After carefully collecting the fresh sweat of a hippopotamus, chemists have isolated and identified the unstable compounds that give hippo sweat its rusty hue [Nature, 429, 363 (2004)].
It took a few months of wiping gauze on the head and back of a hippo two times a week for Kimiko Hashimoto, a professor of chemistry at Kyoto Pharmaceutical University, and his colleagues Yoko Saikawa and Masaya Nakata at Keio University to collect enough of the substance for analysis. They had to be sure to keep it cool, dilute, and wet because the reactive molecules, which are initially colorless, easily oxidize to red, then polymerize into brown, pigments.
After purifying the mixture by gel filtration and ion-exchange chromatography, the Japanese group analyzed it by several spectrometric techniques. They pinned down the source of the color to two conjugated three-ring structures: a red pigment they dubbed hipposudoric acid, and an orange one, norhipposudoric acid.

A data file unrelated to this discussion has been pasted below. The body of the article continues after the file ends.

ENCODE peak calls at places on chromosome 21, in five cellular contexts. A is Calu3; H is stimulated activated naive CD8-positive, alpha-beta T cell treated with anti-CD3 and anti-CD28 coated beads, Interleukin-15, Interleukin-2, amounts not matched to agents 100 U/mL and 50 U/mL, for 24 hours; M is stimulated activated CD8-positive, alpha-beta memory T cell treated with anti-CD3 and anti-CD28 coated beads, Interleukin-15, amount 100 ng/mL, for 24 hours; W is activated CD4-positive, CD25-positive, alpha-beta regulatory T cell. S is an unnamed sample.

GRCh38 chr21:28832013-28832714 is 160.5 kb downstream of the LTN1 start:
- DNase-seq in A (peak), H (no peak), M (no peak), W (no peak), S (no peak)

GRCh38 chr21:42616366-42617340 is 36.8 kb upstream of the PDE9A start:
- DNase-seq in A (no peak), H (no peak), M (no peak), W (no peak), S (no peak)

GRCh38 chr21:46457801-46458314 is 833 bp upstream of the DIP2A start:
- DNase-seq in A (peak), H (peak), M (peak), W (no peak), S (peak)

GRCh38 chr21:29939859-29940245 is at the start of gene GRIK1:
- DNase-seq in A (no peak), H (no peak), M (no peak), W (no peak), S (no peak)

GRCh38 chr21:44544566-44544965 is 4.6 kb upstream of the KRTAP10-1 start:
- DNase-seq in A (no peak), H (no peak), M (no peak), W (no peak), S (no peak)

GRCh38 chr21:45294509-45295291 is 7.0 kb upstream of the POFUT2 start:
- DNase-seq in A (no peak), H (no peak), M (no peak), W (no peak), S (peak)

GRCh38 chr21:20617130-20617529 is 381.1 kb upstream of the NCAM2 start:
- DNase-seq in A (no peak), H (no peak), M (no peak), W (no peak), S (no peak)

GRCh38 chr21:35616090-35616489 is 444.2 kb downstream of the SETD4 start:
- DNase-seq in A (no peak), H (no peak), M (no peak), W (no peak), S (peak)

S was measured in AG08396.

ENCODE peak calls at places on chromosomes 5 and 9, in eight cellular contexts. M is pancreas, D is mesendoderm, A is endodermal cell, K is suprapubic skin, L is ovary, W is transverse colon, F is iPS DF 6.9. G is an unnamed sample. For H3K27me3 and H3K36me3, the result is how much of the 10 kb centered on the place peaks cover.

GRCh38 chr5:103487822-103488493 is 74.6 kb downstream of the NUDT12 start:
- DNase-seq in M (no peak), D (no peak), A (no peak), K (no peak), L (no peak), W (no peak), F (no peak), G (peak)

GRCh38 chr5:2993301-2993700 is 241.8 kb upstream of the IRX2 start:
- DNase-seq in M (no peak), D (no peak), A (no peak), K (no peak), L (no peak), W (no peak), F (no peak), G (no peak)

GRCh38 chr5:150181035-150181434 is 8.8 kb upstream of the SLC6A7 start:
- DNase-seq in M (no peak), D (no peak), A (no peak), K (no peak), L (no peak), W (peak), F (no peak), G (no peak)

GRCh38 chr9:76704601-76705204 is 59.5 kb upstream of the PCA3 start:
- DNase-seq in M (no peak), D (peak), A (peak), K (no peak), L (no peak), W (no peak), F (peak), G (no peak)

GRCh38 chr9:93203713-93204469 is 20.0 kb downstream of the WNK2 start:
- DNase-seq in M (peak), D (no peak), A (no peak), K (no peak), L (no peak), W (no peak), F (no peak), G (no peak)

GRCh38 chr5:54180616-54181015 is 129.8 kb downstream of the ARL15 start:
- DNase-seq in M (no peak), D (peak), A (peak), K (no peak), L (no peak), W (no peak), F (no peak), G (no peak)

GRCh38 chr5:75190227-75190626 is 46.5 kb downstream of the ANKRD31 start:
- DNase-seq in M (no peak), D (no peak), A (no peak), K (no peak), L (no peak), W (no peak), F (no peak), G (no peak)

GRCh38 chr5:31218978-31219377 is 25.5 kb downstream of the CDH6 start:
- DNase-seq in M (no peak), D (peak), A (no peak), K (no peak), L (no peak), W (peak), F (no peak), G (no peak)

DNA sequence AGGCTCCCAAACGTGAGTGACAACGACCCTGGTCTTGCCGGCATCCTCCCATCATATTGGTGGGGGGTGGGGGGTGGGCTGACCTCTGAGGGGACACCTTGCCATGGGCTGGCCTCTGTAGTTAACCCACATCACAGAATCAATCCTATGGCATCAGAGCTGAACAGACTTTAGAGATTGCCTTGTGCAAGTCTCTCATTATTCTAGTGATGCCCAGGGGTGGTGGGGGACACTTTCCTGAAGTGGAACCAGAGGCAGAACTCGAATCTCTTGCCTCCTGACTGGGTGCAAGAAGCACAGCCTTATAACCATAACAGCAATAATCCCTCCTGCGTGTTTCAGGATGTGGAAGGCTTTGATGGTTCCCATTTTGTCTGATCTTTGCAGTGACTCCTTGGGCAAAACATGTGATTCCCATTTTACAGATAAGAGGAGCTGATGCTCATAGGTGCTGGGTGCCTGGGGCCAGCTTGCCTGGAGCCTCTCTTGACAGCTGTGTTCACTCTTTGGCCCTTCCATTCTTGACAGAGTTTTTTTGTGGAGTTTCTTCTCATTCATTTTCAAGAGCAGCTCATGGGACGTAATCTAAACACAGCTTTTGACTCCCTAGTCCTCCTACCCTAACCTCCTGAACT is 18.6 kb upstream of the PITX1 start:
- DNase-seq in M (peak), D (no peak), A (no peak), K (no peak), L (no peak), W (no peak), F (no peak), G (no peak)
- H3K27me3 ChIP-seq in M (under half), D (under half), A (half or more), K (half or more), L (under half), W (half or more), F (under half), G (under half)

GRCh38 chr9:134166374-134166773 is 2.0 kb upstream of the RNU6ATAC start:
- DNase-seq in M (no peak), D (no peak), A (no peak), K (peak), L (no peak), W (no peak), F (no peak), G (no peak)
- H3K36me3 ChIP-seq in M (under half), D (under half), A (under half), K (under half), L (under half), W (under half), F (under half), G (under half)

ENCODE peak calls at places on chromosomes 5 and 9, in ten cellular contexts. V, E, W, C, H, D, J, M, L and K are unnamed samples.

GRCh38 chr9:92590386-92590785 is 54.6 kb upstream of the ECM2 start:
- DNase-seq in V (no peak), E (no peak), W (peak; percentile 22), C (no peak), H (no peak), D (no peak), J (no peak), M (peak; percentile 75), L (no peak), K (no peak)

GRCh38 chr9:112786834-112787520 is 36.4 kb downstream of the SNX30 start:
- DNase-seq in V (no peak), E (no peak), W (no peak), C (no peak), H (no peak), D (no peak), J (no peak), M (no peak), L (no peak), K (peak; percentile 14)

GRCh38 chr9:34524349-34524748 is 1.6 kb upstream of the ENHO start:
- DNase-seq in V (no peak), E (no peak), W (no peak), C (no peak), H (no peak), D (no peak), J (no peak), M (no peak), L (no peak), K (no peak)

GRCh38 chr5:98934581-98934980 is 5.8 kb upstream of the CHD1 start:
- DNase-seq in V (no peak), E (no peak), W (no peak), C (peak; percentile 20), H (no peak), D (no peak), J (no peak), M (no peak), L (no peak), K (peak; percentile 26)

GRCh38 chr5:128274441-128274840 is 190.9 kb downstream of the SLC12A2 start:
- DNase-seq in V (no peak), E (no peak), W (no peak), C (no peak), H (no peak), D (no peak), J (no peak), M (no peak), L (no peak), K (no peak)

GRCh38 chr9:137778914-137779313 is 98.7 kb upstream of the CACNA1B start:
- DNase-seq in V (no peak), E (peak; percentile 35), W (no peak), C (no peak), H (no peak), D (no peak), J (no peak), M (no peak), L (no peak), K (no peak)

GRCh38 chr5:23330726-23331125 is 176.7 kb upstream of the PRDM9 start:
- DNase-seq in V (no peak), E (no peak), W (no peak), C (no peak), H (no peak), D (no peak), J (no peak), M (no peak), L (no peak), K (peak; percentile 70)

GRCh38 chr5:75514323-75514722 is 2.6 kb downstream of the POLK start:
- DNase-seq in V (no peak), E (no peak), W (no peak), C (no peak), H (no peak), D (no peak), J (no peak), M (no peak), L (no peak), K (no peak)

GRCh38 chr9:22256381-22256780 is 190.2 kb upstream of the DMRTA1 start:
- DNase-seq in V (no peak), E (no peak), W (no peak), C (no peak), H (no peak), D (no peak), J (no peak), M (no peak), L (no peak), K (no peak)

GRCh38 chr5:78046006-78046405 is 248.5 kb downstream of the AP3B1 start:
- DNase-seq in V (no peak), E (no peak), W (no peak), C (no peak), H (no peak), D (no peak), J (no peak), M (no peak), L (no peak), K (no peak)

Because the compounds absorb light in the UV-visible range (200–600 nm), the researchers suspect that the pigments protect the hippo's dermis like a sunscreen does. (The hippopotamus has a thin epidermis, Hashimoto says, which exposes the sensitive dermis to UV rays.) In addition, the scientists found that hipposudoric acid, at low concentrations, inhibits the growth of bacteria.
Hipposudoric and norhipposudoric acid are highly hydrophilic and unexpectedly acidic, Hashimoto says. NMR spectrometry shows that the pigments tautomerize and exist in water mainly as resonance anions stabilized by hydrogen bonds with water molecules. In hippo mucus, the compounds are further stabilized by an unknown agent that keeps the compounds from fully polymerizing for several hours even after hippo sweat dries.